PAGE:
Any attempt made at summarising Father Poruthota’s contribution to the national film scene would be futile. Words cannot and will not be up-to such a task. Suffice it then to say that his attempts at indigenising the cinema were not unheeded. He became the first National Director of the OCIC. His first book on the cinema, Chitrapai Găna (“An Aesthetic Evaluation of the Cinema”) was published in 1965. All impressive indeed. However, limiting these achievements to word or accolade will hardly do the man behind them justice.

Father Poruthota moves on to his personal views on the cinema at this point. For him, a good film must elevate man with a spiritual element. He tells me that when it comes to the OCIC, this is the main criterion used to measure a good movie. Not being a very big fan of religious undertones and spirituality in films, I put it to him that a good film must have a secular, non-religious aspect as well if it is to reach a wide audience. By way of agreeing to this, he states that “no film is good without a human element”, presumably even when there is no religious element involved. His views on censorship, however, happily coincide with mine: “There should be no censorship, not by the government, not by religion.”

Indeed, it is his view on censorship that goes a long way in establishing him as a rebel priest, as is his occasional defiance of hierarchy when it comes to films. “During our time, the Church neither allowed nor forbade the watching of films. I went to see movies unsure of whether they were allowable or not for a would-be priest. This was true especially in the 1960s, when we had many European countries revolutionising the cinema as we knew it then via the so-called ‘New Wave’. Morals and conventions of any sort were being defied by directors; clearly, they were hardly congruent with what the Church deemed as ‘good films’. I saw them nonetheless.”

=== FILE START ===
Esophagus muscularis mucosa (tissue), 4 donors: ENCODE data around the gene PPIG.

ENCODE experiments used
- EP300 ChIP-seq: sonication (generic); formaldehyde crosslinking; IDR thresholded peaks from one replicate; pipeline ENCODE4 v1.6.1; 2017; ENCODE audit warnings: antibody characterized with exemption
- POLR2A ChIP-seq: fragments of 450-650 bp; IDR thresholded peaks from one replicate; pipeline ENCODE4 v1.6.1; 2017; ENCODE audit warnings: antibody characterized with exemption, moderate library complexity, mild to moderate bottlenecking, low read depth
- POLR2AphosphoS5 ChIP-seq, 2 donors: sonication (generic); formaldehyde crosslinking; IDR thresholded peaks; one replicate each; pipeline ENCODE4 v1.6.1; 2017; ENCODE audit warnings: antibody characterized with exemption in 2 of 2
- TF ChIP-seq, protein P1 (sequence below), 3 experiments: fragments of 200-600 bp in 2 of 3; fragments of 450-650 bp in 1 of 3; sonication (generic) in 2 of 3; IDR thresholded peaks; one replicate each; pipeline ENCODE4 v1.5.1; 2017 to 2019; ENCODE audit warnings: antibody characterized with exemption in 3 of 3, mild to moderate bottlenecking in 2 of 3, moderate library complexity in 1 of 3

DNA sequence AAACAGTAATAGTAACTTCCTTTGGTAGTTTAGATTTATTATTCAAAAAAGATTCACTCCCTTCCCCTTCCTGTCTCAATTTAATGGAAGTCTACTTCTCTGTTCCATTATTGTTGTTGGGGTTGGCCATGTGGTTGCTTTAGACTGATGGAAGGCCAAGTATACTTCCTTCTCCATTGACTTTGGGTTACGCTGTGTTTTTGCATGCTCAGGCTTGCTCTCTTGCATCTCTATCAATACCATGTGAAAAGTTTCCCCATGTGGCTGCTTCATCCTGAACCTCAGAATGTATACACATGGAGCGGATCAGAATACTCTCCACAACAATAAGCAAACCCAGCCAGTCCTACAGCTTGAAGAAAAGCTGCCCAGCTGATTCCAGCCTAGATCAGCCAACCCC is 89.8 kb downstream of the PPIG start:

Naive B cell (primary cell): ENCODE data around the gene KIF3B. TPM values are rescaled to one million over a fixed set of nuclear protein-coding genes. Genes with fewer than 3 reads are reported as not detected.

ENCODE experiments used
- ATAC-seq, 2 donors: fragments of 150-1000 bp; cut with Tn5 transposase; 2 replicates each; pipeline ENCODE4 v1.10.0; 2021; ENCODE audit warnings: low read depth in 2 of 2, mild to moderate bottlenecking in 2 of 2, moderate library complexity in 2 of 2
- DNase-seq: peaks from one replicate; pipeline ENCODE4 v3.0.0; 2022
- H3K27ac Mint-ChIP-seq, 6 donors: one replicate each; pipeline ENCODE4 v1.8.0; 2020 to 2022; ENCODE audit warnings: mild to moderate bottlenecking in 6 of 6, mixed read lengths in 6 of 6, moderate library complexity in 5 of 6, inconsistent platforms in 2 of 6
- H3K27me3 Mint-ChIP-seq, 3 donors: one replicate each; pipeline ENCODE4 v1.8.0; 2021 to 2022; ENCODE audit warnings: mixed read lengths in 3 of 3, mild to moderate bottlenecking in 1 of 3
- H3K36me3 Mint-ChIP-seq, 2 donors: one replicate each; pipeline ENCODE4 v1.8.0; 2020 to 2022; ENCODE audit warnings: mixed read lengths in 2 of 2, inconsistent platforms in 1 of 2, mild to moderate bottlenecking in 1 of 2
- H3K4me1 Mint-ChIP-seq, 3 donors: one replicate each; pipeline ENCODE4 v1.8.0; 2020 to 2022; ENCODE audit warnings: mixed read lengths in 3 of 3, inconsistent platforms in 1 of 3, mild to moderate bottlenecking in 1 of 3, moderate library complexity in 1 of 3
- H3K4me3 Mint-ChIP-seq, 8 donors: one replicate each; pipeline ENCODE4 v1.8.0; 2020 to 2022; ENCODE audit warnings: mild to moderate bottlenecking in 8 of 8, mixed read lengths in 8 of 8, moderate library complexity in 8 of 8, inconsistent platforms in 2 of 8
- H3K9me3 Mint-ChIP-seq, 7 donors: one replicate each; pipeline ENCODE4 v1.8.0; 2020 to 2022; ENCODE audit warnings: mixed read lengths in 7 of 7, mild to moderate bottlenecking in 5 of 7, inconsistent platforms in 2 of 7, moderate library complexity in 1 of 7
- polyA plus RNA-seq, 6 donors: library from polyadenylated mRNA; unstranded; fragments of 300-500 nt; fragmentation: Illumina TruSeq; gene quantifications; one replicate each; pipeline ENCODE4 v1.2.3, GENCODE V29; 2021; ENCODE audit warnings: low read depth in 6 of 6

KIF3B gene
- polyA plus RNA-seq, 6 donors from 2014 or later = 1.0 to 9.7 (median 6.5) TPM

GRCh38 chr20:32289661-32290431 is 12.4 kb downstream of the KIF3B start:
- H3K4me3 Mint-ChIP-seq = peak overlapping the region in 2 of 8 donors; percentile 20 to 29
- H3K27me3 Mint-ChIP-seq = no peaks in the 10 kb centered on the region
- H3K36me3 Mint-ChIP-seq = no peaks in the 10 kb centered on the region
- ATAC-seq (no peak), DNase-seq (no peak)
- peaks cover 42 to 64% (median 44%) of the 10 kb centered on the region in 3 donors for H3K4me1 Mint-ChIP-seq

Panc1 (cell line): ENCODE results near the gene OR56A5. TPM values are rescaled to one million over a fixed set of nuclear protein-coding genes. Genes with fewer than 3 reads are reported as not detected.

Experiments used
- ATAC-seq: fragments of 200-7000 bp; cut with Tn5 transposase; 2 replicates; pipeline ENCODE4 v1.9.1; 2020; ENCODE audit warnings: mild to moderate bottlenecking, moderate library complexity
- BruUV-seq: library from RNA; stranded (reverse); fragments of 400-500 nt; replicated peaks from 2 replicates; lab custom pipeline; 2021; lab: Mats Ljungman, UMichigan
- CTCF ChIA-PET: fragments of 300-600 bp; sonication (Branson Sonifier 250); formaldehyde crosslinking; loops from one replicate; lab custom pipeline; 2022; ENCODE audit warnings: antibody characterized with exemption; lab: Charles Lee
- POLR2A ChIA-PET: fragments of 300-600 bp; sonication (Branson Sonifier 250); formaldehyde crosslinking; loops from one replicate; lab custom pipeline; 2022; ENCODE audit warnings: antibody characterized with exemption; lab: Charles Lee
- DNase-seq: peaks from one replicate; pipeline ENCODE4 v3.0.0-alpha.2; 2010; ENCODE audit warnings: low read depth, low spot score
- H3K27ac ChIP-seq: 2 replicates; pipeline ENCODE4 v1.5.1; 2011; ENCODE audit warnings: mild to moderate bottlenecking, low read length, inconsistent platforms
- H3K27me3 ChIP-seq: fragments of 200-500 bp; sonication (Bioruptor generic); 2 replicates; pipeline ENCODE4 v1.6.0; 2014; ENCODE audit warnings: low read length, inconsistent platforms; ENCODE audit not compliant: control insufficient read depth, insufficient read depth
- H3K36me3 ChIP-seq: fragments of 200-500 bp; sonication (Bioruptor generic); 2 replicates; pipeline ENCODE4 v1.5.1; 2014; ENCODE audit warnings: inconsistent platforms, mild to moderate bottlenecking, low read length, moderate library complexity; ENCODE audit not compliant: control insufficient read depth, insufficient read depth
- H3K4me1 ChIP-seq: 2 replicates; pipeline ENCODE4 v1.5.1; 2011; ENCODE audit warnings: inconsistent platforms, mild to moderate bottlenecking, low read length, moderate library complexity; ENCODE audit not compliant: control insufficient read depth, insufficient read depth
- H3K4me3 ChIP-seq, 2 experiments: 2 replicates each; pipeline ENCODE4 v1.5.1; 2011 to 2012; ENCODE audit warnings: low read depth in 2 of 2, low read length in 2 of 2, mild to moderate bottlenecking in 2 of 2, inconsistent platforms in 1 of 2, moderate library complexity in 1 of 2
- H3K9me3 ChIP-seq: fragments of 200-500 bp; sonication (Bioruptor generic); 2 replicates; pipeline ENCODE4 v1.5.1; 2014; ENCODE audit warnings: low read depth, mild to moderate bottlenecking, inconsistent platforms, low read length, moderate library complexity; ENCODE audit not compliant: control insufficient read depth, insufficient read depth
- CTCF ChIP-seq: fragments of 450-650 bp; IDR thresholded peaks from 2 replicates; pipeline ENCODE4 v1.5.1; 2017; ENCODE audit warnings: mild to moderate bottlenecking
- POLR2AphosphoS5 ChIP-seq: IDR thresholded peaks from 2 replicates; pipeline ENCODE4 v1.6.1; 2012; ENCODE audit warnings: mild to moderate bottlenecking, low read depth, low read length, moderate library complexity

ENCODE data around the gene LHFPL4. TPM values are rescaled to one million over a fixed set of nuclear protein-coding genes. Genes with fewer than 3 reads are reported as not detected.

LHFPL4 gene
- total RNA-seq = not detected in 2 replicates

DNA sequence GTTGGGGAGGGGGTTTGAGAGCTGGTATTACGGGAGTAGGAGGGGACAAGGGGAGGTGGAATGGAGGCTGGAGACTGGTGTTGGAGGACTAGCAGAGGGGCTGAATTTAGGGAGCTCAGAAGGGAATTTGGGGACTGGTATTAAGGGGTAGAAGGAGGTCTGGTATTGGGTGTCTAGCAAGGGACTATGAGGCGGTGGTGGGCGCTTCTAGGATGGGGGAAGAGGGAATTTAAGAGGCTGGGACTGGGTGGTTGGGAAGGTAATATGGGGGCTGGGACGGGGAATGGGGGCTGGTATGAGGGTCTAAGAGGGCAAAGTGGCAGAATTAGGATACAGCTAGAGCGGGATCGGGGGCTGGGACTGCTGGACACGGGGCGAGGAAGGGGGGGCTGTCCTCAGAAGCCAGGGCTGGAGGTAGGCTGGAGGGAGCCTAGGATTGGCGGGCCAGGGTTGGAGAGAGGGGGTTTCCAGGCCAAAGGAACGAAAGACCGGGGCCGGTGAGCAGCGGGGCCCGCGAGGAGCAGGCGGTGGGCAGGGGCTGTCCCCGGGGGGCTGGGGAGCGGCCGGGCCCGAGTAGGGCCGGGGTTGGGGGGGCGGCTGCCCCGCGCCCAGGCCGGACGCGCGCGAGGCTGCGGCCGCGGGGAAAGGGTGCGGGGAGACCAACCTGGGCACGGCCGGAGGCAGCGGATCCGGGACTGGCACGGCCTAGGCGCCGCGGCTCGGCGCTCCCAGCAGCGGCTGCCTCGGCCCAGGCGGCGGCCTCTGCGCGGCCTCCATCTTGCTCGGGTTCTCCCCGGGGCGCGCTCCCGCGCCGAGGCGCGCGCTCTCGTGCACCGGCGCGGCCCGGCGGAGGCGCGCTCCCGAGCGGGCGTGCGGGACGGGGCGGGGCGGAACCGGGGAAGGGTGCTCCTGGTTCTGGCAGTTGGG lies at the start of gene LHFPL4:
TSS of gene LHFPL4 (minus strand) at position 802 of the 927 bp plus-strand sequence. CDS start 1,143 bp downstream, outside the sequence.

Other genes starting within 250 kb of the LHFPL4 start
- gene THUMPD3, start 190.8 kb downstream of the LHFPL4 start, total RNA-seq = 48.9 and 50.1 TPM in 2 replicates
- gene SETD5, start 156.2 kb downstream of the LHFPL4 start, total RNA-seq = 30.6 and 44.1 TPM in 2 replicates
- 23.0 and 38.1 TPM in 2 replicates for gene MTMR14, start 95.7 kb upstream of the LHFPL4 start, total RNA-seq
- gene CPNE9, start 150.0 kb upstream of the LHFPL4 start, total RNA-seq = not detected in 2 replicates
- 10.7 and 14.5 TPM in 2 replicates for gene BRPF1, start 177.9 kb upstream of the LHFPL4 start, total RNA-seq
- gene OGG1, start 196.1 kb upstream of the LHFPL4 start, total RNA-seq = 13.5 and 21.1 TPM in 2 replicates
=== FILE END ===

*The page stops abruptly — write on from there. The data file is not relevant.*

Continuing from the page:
At this point, I mention the Church’s attitude to Marcelline Jayakody, a figure celebrated today by the very same forces that tried to weed him out in his time. Father Poruthota is cautious when replying to this: “The Church remained indifferent to him. You can’t say that it held a vendetta against him.” “Indifferent” hardly comes close to describing the deliberate acts of footnoting and erasure committed against Father Jayakody, but perhaps Father Poruthota is right in using that word, for no other can go by way of pithily describing the ways used to discourage Father Jayakody’s attempts at linking native with religion.

In any case, Father Ernest Poruthota’s own life and career (I suspect the two are indistinguishable) have been in the pursuit of such a goal: one which commendably attempts to erase out anomalies present within a religion which, for the better part of its existence here, has been seen as a neo-colonialist project by some. That Father Poruthota (not to mention Father Jayakody) has, despite opposition from the top, prevailed is a testament to his fortitude. No word, in the final analysis, can do justice to that.